TAMPA — A year ago, Brody Malone ascended to become the standard-bearer in U.S. men’s gymnastics. And on Saturday, at his sport’s marquee annual event, he won a second straight national all-around title to prove he still holds that status.
Behind him, there are a veteran and a newcomer, both with super-difficult vaults and additional promise for the American men’s program. Malone won the crown by a comfortable margin with a 176.590 total that was about five points ahead of Donnell Whittenburg, a 28-year-old hanging on to his unfulfilled Olympic hopes. Whittenburg edged Asher Hong, an 18-year-old from Texas, after the rising talent had a disastrous final rotation of the competition on high bar.
Both Malone and Whittenburg secured spots on the world championships team based on their performances at Amalie Arena, while the other three members of the squad will be determined after a selection camp. Hong certainly will be in contention — in addition to the all-around, he also had top-three finishes on vault, floor and rings — but he missed his chance to grab automatic qualification in the waning moments of the meet. As the final competitor on high bar, the apparatus he slipped off Thursday, Hong struggled through parts of his routine, then fell on his dismount — the final element of his evening and his first major lapse.
“It was good to see how he was going to react on this stage,” said Tom Meadows, Hong’s coach. “As a junior, he was always kind of one of the better guys. But this time, it’s on the big stage, with all the big guys. It was great to see. Got some learning to do, though.”
Malone delivered a solid set of 12 routines across two days of this meet, and he maintained distance from Whittenburg and Hong, who each received a large boost from the U.S. program’s bonus system that rewards difficulty. Malone also won the national titles on floor and high bar, his signature event, despite minor errors on that apparatus Sunday.
Fellow Tokyo Olympians Yul Moldauer (fifth with a 169.139) and Shane Wiskus (seventh with a 167.429) were further behind. Both had major mistakes — Wiskus on floor and Moldauer on pommel horse — and that helped Hong and Whittenburg hold on to the top-three spots they grabbed after the first night of competition. Hong entered Sunday in second, but his low final score pushed him less than four-tenths of a point behind Whittenburg. Moldauer and Stanford’s Colt Walker (sixth) both would have been ahead of Hong and Whittenburg if the bonus system were not in place.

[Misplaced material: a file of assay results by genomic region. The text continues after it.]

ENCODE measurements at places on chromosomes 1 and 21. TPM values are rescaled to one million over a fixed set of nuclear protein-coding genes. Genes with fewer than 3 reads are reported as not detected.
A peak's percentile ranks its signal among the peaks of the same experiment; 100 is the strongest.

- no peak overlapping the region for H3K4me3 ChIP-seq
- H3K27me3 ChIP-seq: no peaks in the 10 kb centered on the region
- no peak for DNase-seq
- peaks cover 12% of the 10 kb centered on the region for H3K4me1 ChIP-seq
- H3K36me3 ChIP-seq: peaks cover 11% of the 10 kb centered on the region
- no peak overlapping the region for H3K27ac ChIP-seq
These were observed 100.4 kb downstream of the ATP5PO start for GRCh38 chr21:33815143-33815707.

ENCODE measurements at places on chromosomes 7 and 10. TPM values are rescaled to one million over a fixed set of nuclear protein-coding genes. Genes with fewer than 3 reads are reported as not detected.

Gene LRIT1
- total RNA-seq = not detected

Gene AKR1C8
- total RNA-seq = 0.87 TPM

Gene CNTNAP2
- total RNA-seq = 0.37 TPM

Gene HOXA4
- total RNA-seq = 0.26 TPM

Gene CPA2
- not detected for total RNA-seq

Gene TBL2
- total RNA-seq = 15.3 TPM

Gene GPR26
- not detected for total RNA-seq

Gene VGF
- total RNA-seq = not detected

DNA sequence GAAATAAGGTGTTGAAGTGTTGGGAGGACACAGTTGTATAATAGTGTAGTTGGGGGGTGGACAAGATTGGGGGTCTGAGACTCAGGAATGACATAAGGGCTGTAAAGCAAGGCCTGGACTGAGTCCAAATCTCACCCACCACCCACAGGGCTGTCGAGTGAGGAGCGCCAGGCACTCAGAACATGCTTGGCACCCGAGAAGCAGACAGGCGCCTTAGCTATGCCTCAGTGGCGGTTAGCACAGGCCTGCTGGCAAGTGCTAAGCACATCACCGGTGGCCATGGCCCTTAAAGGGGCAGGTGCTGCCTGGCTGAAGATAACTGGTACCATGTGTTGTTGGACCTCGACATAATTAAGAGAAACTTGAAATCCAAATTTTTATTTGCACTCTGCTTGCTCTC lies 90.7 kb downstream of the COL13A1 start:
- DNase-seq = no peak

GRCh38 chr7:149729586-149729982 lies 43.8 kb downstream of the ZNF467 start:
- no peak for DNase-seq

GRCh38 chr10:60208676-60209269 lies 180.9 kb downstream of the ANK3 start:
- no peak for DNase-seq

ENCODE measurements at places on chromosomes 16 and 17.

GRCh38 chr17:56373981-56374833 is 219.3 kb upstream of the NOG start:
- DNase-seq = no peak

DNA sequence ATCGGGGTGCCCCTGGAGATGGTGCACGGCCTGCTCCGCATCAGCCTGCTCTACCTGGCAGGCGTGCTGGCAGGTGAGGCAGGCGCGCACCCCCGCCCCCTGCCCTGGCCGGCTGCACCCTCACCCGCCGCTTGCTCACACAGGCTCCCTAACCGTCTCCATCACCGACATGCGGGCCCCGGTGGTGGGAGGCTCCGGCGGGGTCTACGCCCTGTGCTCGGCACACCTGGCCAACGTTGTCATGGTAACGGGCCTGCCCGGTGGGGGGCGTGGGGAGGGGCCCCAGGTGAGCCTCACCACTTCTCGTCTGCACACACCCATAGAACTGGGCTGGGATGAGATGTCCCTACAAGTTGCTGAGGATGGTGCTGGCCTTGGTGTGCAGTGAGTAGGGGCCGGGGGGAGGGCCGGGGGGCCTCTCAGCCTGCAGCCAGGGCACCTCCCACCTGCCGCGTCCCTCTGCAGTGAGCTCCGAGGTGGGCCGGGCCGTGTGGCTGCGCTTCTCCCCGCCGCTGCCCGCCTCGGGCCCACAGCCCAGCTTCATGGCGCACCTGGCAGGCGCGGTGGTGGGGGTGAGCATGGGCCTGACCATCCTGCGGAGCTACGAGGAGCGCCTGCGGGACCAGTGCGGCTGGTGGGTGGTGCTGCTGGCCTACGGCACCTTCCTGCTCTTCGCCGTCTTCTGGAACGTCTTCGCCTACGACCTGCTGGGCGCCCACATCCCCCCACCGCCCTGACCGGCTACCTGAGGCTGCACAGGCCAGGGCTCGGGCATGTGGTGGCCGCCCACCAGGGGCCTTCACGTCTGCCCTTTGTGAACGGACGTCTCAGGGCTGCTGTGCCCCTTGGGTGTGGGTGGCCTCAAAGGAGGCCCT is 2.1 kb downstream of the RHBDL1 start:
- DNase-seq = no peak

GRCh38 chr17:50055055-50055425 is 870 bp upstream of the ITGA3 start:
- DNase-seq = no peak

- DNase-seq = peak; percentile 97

Malone soared onto the scene last year, winning the all-around titles at the NCAA championships, elite nationals and Olympic trials. Before 2021, he had never competed in the senior division at the U.S. championships, the marquee event for top-tier gymnasts in this country. By the time he headed to Tokyo, he was the clear top all-around gymnast on the U.S. squad, even though he had never made an appearance at the world championships.
Sam Mikulak, a three-time Olympian, won six national all-around titles before Malone assumed the top spot in the U.S. men’s program. Both Mikulak and Malone qualified for the Olympic all-around final, with Malone finishing 10th ahead of Mikulak in 12th. Mikulak knew the Tokyo Games would be the final competition of his gymnastics career, while the other members of the four-member team — Malone, Moldauer and Wiskus — were soaking in their first Games and looking toward the Paris Olympics in 2024.
“It was never my intention to come in and take over Sam’s spot,” Malone said Saturday. “It just kind of happened. I don’t want that to affect how I approach my gymnastics. I don’t even think about it.”
The Americans haven’t finished on the podium at a world championships or an Olympics since 2014, but with Russia banned from international competition, the U.S. men will be in contention for a medal this year. The national team staff has implemented an aggressive bonus system that rewards athletes for competing difficult routines at domestic meets and is meant to help the Americans catch up with the world’s top teams.
Hong and Whittenburg received a considerable boost from this initiative, primarily because of their difficult vaults. Both performed a vault with a roundoff entry onto the table, then a double tuck with a full twist after pushing off from their hands. That’s among the most difficult vaults in the world, and under the new system they each received a bonus of 1.780. Hong had better execution on that vault — and a harder second vault, which is required to contend for medals on the apparatus — and he secured the event title.
To start his evening, Whittenburg executed a difficult set on rings and secured the best two-day total of the competition. His best two events — rings and vault — were his first of the evening, and he rose into second place. Whittenburg rotated through his weaker events, and Hong surpassed him in the standings until the final tally.
Whittenburg fell twice on floor Thursday but still entered the second day of competition in third, largely thanks to the bonus system. He returned Sunday and delivered a well-rounded showing, this time with an excellent floor routine, en route to a spot on the world championships team for the fifth time.
Even with all bonuses removed — as they will be for world championship team selection decisions and at international competitions — Malone stood far above the rest of the field. But his ambitions stretch far beyond this meet and into the fall, when he could continue leading the U.S. men by finally returning to the medal podium as a team.
“Every score I got, I was looking up there and trying to subtract the bonus off to see where I was actually scoring,” Malone said. “And we all have a lot of work to do to be able to keep up with those top guys. I’m hungry to get back in the gym.”